- Santa Rosa Republican, March 31, 1908
Yes, he's a thief who posed as a doctor during the 1906 Santa Rosa earthquake, but he's also soooo charming that he had local penpals while he was serving a year in San Quentin. I wonder how his admirers felt when they learned in 1908 that he was swindling his merry way through Tacoma, Wash. shortly after his release from prison.
"Dr. C. C. Crandall" popped up at the Santa Rosa Hospital after the quake, where he apparently stole hearts - along with cash and other valuables. When dragged back from Oregon by our sheriff, it was reported that his name was actually Hugh W. Dunn, but he really did have medical training in the Philippines. Nabbed nearly two years later for forging checks in Washington state, he now posed as the son of an army paymaster in the Philippines and a government lawyer. He claimed to be a member of the Elks, and had used that connection to "borrow" money from the local lodge for a cross-country trip. He also married a local woman whom he used as a dupe in his banking fraud.
While in custody, he confessed about his colorful life of crime: After graduating from Columbia University in 1900, he fell in with Edward Mason, the rogue son of a New York millionaire. The pair first lived off handouts from their parents, then began passing forged checks for money and thrills. A "sensational scandal" with some chorus girls led them to drift around the Philippines and Europe for a time.
Alas, nothing in this exciting confabulation is probably true (except the check forgeries). Columbia University happens to keep very good records, and no one who could have been Crandall/Dunn graduated around the turn of the century. Military records do show there was a man named Hugh W. Dunn around the same 30-ish age who had hospital experience, but he spent his entire adult life in the Army. (There was a John W. Dunn of the same age convicted in 1933 for counterfeiting in Los Angeles, so maybe that was our fake doctor's real name.) But no trail at all can be found for his supposed wealthy and scandalous partner in crime - quite a juicy detail that surely would have been mentioned in more papers, if true.
Crandall probably went to the clink again for this, but no followup in any newspapers can be found. Presumably the Santa Rosa papers continued to report on the doings of the town's adopted scoundrel when he again went prowling.
CRANDALL IN MORE TROUBLE
Created Flurry Here Among Hearts of Feminines
"Dr." Clarence Collier Crandall, who posed as a physician here following the earthquake, played havoc with the hearts of some of the local girls, and finally went to the penitentiary from this city, is in trouble again at Tacoma, Washington. He gained his liberty some time since and lost no time in practicing his wiles on femininity. It will be remembered here that he "borrowed" the watch, money and some surgical instruments of a pretty nurse, and finally sold them to obtain money. When he was arrested, some of the articles were found in his possession, and these were returned to the owner. For the crime he was tried and convicted and sent to the penitentiary.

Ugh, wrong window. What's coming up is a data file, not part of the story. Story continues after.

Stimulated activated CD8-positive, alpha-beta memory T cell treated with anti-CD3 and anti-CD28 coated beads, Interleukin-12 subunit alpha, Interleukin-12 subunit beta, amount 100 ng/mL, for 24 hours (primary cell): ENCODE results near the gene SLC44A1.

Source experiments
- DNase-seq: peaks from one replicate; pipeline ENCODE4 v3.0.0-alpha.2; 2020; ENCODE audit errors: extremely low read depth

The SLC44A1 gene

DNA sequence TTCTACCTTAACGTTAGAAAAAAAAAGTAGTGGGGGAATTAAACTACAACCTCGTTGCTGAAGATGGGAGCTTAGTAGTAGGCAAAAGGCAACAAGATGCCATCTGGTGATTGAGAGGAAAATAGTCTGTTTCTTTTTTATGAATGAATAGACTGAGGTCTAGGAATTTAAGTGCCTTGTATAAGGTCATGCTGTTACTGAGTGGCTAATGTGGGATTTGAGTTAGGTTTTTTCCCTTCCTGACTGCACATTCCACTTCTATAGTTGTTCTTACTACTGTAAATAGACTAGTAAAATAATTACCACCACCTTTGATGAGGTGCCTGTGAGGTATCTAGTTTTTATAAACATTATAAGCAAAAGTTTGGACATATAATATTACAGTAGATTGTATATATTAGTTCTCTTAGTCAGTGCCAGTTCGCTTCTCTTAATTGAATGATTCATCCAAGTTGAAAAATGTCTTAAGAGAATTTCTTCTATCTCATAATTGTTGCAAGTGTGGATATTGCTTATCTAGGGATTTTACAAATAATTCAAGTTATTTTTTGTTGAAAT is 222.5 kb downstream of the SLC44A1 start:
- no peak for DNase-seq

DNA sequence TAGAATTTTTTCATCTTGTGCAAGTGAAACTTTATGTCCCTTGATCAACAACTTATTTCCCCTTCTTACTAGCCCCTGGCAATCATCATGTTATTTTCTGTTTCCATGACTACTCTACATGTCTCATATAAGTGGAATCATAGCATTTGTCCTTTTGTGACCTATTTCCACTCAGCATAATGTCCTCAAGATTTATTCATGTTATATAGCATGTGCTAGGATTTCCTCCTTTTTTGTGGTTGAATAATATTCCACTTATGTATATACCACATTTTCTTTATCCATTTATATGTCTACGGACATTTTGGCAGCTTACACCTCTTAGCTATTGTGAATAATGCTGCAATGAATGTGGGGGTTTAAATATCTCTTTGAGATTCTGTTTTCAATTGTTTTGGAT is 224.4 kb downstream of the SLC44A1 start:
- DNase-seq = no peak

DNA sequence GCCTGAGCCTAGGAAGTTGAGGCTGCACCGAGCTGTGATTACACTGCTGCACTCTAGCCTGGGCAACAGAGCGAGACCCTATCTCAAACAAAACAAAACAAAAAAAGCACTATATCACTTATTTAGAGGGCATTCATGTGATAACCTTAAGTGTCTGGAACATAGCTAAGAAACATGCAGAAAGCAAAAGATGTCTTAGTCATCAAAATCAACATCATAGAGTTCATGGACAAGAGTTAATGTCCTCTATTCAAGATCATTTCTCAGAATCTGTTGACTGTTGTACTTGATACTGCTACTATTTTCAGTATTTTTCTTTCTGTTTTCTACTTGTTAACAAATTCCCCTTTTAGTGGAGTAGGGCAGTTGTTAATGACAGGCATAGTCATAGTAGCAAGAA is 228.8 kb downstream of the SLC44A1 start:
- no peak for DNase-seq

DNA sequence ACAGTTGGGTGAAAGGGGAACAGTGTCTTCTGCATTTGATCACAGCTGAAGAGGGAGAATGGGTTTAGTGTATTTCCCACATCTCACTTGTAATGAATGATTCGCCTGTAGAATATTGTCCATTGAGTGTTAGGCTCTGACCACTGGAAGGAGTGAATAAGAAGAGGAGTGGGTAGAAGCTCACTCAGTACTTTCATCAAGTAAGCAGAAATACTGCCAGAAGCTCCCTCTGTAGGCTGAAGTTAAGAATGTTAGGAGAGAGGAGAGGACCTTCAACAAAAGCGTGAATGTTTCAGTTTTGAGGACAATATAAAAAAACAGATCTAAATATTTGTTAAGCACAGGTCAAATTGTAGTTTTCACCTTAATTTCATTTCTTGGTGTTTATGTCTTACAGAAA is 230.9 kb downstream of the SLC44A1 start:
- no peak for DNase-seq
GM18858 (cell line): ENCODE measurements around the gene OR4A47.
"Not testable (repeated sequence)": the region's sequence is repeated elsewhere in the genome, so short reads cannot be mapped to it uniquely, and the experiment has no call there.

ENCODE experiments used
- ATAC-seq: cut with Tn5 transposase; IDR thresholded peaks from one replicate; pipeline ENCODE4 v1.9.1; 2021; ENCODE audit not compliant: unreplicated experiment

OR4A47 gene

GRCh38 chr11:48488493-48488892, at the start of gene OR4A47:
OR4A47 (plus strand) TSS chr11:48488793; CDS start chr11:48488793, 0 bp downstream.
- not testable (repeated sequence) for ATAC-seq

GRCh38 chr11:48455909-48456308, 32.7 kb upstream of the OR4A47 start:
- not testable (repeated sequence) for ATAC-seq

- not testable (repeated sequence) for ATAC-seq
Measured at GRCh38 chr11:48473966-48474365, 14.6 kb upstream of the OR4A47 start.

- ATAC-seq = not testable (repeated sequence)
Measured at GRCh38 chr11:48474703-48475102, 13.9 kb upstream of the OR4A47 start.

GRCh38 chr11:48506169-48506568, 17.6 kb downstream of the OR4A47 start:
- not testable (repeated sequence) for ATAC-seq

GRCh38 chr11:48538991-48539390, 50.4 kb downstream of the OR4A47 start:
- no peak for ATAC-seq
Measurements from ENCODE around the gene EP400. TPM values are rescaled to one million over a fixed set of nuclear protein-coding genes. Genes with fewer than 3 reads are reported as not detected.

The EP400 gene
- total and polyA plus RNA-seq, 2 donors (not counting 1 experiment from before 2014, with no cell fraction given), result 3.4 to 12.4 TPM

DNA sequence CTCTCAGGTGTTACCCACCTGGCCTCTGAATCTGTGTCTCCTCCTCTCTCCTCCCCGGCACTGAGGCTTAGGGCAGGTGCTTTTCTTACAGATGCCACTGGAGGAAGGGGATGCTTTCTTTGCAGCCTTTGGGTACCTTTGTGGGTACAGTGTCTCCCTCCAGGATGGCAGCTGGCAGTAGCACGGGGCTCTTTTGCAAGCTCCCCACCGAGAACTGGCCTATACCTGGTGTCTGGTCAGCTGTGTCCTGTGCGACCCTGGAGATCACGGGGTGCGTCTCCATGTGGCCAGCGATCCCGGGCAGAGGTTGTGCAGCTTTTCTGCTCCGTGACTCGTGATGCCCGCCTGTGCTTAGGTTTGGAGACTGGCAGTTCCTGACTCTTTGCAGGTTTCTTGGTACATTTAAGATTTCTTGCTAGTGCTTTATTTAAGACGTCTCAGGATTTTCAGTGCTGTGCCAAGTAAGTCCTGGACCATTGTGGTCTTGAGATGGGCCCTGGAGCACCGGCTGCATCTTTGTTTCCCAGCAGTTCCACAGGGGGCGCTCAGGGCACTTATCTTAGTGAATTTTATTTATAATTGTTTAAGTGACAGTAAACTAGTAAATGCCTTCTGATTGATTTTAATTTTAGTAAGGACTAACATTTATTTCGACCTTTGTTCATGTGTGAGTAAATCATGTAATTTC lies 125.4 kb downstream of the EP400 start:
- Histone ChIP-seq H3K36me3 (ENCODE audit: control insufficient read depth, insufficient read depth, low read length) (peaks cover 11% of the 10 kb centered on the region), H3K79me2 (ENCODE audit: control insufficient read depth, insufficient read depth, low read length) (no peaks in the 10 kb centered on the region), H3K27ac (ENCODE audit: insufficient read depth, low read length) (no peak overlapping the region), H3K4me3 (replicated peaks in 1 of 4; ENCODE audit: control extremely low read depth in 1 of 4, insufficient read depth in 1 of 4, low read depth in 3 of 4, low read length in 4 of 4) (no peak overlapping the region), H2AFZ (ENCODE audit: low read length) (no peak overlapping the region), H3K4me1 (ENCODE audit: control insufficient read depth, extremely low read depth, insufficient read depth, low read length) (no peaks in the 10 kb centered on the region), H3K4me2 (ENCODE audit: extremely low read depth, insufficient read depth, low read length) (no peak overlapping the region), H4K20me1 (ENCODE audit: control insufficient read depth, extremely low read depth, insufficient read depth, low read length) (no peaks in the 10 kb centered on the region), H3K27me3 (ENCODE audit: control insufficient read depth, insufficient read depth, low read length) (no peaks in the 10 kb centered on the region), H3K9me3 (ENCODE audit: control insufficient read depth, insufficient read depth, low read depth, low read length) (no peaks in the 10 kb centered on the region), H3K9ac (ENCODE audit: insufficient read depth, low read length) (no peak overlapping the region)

A telegram from Tacoma has the following concerning the dashing "medico":
"Divorce proceedings begun this morning by Mrs. Clarence Collier Crandall, nee Sybil Anderson, a pretty woman 25 years of age, brought to light the work of an expert bunco artist, who duped and married the girl and worked prominent Tacomans and Elks for car fare to New York and part of the distance across the Atlantic.
"Crandall is 26 years old, handsome, genteel and educated. This won the heart of Miss Anderson, cashier of a Seattle restaurant. Crandall represented himself to be the son of an army paymaster in the Philippines, and also posed as a government attorney and a member of the San Francisco lodge of Elks. On January 20th he and Miss Anderson were married here by Rev. J. P. Marlatt, pastor of the First Methodist Church. He left with the Donnely Hotel clerk a package said to contain $1,700, told his wife he was transferring $10,000 from a San Francisco bank to a local bank, had her expenses and had the hotel cash his check for $134.
"By February 10th the hotel books showed he owed $165. His checks came back unpaid. He was missing. Mrs. Crandall returned $70 of the $100 she drew from the hotel and returned to Seattle.- Santa Rosa Republican, February 18, 1908
THE PEOPLE ARE PLEASED
Tacoma Rejoices Over Arrest of "Dr." Crandall
"Dr." Clarence Collier Crandall, the alleged medico who cut quite a swath in local society following the strenuous days of the earthquake here, and who was arrested recently in San Francisco, is to be taken back to Tacoma, to answer to numerous offenses. While here "Dr." Crandall ingratiated himself into the good graces of many people, and was a decided favorite with the fair sex. For "borrowing" a watch and purse from a lady friend here he was sentenced to the penitentiary and when released sought new pastures to perform his old tricks.
The following telegram from Tacoma will be read with interest by those who knew "Dr." Crandall here: